The lofty interior of the First Presbyterian Church, constructed from 1869 to 1872 in the Gothic Revival style, is the perfect setting for Renegade’s splendid adaptation of Victor Hugo’s celebrated French Romantic novel of 1831. Conceived and directed by Michael Durkin, THE HUNCHBACK OF NOTRE DAME . . . A MUTE PLAY captures the narrative, message, emotion, and beauty of its literary source without speaking a word, relying instead on expressive movement (designed by Mason Rosenthal and Annie Wilson), transportive music and sound (Joo Won Park and Adam Vidiksis, who performs live), medievalizing costumes and make-up (Rebecca Kanach), and a superb ensemble, with not a weak link among them.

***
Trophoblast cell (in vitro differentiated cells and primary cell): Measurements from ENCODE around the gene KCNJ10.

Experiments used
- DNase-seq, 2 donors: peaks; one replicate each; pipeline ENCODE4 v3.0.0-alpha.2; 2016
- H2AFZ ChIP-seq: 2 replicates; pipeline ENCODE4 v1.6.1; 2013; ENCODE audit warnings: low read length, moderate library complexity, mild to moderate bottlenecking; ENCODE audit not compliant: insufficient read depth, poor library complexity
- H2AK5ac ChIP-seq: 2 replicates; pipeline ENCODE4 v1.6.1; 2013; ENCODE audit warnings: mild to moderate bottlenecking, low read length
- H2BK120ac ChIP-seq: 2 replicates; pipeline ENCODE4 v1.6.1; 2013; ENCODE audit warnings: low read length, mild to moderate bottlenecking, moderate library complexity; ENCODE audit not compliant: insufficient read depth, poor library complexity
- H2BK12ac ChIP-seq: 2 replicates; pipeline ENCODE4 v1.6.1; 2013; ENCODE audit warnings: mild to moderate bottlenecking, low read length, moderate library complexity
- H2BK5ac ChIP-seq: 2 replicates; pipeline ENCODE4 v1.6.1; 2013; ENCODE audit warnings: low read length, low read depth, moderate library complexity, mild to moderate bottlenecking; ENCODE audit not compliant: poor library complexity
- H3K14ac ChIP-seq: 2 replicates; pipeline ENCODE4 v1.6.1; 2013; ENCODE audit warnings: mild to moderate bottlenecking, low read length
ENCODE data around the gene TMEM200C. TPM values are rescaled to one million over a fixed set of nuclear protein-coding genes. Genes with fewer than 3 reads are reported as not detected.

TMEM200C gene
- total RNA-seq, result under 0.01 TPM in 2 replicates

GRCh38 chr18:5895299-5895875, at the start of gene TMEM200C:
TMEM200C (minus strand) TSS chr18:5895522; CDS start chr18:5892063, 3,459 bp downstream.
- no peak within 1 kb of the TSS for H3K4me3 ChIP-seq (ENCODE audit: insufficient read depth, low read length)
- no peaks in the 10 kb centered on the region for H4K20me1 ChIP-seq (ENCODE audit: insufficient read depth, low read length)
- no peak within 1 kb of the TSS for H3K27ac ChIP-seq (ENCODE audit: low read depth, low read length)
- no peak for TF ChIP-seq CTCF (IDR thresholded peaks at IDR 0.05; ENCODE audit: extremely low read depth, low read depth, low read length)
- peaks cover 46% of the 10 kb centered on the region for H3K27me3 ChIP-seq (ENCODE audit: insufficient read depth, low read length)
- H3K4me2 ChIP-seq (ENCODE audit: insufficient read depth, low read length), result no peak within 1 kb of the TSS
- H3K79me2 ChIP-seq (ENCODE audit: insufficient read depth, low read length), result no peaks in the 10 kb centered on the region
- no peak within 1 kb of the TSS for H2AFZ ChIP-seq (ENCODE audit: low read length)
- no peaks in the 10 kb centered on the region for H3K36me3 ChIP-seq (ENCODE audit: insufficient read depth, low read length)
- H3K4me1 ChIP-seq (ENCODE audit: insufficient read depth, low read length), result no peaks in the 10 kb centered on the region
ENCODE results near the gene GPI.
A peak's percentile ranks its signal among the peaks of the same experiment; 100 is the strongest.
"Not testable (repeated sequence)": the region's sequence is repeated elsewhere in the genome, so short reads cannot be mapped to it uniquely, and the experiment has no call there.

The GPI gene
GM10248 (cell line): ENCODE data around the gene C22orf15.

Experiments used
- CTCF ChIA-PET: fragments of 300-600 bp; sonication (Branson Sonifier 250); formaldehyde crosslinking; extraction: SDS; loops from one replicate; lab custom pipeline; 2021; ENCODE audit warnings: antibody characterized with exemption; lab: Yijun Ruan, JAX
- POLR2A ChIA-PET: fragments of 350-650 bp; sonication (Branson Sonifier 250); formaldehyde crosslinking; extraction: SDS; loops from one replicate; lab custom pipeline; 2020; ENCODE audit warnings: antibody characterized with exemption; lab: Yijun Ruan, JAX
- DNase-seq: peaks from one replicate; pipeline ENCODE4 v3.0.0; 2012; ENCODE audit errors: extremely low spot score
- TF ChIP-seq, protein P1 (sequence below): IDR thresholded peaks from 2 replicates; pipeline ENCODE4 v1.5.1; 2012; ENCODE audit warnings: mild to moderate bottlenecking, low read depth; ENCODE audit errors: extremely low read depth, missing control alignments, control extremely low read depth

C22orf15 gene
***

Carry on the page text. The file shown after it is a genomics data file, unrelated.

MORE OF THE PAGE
Durkin’s mimed presentation examines the pain and courage of being different, from the perspectives of the deformed bell-ringer Quasimodo (Dan Higbee) and his beloved Gypsy Esmeralda (Lee Minora). Referencing both the European tradition of Commedia dell’Arte and Hollywood’s 1923 silent film starring Lon Cheney (strobe lights by Eric Baker evoke the look of early black-and-white movies), the skillful performers (Higbee and Minora are supported by Anna Zaida Szapiro, Doug Greene, Eric Scotolati, Shamus Hunter McCarty, Steve Wright, and Vidiksis) give performances that number among the most memorable of their careers to date. An amusing prologue on the Seven Deadly Sins in the church’s narthex employs puppets (by Genevieve Geer of Le Puppet Regime) worked by Scotolati, and audience participation as personifications of the vices; the show concludes with a bonus puppetry epilogue on the sidewalk outside. [First Presbyterian Church of Philadelphia, 201 S. 21st Street] September 11-22, 2014; fringearts.com/the-hunchback-of-notre-dame-a-mute-play.